When container ships, oil tankers, and other large vessels travel through waters that are populated by whales, the ships produce noise that throws the whales into a state of disarray and messes with their activities and daily life. The sound is so strong, it would be as if you were at a party and someone blasted music so loud you couldn’t even hear each other speak — let alone try and mate. Sound is important to the whales, and creating a beautiful sounding ocean will help them in all their future endeavors...


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Breathing Earth: CO2 rates by country in real-time

Breathing Earth: CO2 rates by country in real-time | Globalisation and interdependence | Scoop.it
A visual real-time simulation that displays the carbon dioxide (CO2) emissions, birth rates, and death rates of every country in the world.

Breathing Earth, a real-time simulation displays the CO2 emissions of every country in the world, as well as their birth and death rates.
Although the CO2 emission, birth rate and death rate data used in Breathing Earth comes from reputable sources, data that measures things on such a massive scale can never be 100% accurate. Please note however that the CO2 emission levels shown here are much more likely to be too low than they are to be too high...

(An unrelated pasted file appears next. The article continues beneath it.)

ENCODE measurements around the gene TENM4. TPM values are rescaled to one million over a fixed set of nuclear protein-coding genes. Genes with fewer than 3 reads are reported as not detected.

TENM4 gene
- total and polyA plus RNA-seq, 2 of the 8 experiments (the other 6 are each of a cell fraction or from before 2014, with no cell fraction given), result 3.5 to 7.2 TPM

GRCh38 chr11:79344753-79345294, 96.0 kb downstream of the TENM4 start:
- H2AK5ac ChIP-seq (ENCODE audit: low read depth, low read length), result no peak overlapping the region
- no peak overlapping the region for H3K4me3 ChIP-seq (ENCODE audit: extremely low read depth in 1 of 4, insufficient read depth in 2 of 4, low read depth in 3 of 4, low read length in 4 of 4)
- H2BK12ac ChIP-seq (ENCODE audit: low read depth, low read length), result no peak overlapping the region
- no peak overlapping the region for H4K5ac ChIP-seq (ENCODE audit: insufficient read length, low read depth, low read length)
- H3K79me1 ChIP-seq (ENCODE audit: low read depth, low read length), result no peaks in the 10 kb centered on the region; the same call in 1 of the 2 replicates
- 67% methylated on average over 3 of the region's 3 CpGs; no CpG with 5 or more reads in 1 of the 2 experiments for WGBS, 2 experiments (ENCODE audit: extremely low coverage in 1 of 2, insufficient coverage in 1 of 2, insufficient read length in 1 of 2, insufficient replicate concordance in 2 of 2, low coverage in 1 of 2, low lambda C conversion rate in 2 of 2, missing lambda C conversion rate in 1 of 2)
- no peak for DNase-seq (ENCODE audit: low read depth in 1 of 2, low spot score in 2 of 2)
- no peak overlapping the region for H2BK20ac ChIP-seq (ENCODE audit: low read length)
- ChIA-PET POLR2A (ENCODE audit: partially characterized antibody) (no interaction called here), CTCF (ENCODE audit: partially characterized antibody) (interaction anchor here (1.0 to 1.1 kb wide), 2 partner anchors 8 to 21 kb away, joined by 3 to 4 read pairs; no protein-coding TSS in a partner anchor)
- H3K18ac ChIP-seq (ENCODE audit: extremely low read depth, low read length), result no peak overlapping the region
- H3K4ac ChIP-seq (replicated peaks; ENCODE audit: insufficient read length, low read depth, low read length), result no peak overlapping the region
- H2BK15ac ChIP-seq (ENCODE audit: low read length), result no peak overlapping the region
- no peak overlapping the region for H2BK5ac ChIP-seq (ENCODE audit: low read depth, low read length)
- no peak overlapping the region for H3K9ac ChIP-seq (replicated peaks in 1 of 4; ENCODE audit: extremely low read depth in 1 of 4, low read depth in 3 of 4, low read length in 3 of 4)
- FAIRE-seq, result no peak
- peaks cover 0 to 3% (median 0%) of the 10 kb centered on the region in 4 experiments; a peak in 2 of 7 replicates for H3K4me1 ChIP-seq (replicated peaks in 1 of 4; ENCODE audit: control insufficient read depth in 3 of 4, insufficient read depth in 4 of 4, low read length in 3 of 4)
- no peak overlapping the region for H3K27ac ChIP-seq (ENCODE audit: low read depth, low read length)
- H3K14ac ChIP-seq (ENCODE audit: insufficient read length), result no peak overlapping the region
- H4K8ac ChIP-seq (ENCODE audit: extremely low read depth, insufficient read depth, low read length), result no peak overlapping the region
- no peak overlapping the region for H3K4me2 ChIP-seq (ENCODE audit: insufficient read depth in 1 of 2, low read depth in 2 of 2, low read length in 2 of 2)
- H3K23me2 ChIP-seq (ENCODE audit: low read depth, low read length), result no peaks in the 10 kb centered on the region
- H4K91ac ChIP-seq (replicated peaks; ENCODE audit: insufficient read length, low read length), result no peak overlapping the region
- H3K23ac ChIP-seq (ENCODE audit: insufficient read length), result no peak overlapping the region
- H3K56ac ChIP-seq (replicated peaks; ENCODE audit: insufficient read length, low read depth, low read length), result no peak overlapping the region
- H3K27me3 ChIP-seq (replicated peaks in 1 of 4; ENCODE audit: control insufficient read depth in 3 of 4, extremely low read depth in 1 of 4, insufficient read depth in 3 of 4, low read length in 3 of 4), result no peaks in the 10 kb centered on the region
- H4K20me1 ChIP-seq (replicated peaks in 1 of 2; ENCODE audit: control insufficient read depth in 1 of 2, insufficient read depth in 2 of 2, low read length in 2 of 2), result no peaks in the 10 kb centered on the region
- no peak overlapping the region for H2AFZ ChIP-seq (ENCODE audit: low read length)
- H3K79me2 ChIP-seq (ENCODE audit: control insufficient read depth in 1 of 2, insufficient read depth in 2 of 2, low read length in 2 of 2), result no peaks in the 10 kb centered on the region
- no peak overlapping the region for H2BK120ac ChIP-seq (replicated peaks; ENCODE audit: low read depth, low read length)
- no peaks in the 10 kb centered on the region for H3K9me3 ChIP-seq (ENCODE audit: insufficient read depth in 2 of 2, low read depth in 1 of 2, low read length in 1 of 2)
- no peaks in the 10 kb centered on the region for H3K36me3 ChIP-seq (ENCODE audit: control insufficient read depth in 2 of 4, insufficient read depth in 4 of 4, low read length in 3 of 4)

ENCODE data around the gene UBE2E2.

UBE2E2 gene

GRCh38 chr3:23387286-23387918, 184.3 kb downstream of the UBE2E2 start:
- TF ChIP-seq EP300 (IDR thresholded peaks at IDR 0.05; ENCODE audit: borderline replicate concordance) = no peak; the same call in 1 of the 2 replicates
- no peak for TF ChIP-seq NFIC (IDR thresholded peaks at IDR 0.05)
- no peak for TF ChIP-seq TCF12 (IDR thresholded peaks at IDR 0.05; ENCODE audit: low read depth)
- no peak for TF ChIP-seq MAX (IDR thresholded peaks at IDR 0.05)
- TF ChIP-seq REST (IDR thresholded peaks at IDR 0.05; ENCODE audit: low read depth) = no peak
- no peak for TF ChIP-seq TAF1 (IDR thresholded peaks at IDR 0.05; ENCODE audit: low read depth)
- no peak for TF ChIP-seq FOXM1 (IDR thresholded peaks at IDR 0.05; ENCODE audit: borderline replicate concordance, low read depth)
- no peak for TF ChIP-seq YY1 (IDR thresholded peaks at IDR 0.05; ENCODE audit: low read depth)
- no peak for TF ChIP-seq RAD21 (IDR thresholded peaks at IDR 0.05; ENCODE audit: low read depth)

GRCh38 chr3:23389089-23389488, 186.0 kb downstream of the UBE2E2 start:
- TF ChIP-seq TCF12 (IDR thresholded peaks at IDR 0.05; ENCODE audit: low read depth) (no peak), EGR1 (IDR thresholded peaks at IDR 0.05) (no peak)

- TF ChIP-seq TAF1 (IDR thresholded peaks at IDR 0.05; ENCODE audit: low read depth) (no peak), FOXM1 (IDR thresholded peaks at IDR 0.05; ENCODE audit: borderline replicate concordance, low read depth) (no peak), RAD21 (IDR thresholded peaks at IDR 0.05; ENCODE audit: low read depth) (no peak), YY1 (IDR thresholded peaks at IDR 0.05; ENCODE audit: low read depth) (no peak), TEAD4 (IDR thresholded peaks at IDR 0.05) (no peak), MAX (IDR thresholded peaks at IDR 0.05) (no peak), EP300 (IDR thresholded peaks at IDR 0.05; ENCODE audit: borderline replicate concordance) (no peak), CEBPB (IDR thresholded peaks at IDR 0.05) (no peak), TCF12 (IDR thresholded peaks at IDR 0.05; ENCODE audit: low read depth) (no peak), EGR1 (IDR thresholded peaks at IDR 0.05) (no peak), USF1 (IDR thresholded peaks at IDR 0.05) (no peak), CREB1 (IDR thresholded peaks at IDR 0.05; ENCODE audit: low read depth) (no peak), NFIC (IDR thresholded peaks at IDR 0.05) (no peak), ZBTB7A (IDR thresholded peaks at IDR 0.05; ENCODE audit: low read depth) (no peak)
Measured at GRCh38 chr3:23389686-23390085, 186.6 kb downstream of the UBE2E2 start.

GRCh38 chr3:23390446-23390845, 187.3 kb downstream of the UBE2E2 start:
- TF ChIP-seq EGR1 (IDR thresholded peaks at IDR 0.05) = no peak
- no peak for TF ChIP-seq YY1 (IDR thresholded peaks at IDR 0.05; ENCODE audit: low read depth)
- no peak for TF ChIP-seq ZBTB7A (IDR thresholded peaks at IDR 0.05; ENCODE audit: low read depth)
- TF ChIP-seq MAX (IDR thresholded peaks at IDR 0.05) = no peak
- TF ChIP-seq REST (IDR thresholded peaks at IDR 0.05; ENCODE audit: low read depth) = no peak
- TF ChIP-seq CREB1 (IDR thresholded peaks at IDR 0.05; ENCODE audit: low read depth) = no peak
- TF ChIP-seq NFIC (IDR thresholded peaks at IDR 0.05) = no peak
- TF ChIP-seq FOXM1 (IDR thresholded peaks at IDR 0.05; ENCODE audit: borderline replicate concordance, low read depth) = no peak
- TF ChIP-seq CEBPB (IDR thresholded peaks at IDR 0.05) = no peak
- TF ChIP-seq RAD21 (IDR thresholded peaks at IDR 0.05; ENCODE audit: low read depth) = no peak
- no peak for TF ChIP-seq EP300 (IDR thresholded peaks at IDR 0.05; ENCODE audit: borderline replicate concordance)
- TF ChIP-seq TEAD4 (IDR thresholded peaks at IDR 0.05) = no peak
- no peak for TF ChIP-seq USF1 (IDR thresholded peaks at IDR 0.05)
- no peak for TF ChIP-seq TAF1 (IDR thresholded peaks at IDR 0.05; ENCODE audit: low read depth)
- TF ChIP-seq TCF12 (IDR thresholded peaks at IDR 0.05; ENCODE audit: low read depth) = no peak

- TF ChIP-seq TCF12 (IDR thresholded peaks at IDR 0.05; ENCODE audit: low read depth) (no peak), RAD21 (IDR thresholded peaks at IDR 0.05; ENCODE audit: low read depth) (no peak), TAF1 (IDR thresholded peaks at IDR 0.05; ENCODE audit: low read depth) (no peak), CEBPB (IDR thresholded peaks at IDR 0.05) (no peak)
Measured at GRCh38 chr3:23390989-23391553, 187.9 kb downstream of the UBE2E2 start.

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Global CO2 emissions

Animated time-lapse video of anthropogenic carbon dioxide emissions in map form, spanning the 18th century until this current first decade of the 21st centur...

 

This is not a complete data set, but the video still shows the striking connection between CO2 emissions and  the historical geography of industrialization.


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Seth Dixon's comment, August 2, 2012 2:21 PM
I'd love to take credit for this, but I didn't create this video, but am simply sharing a resource that I found online with the broader community. Follow the YouTube link to see info about the creator there (Cuagau1).
Mark V's comment, September 4, 2012 11:41 AM
Frightening and guilt inducing. The US and Europe the biggest historical violators, plus living in the northeastern part of the country which shows the highest concentrations.
Rafael CAYUELA's curator insight, February 3, 3:18 PM

Interesting and well done..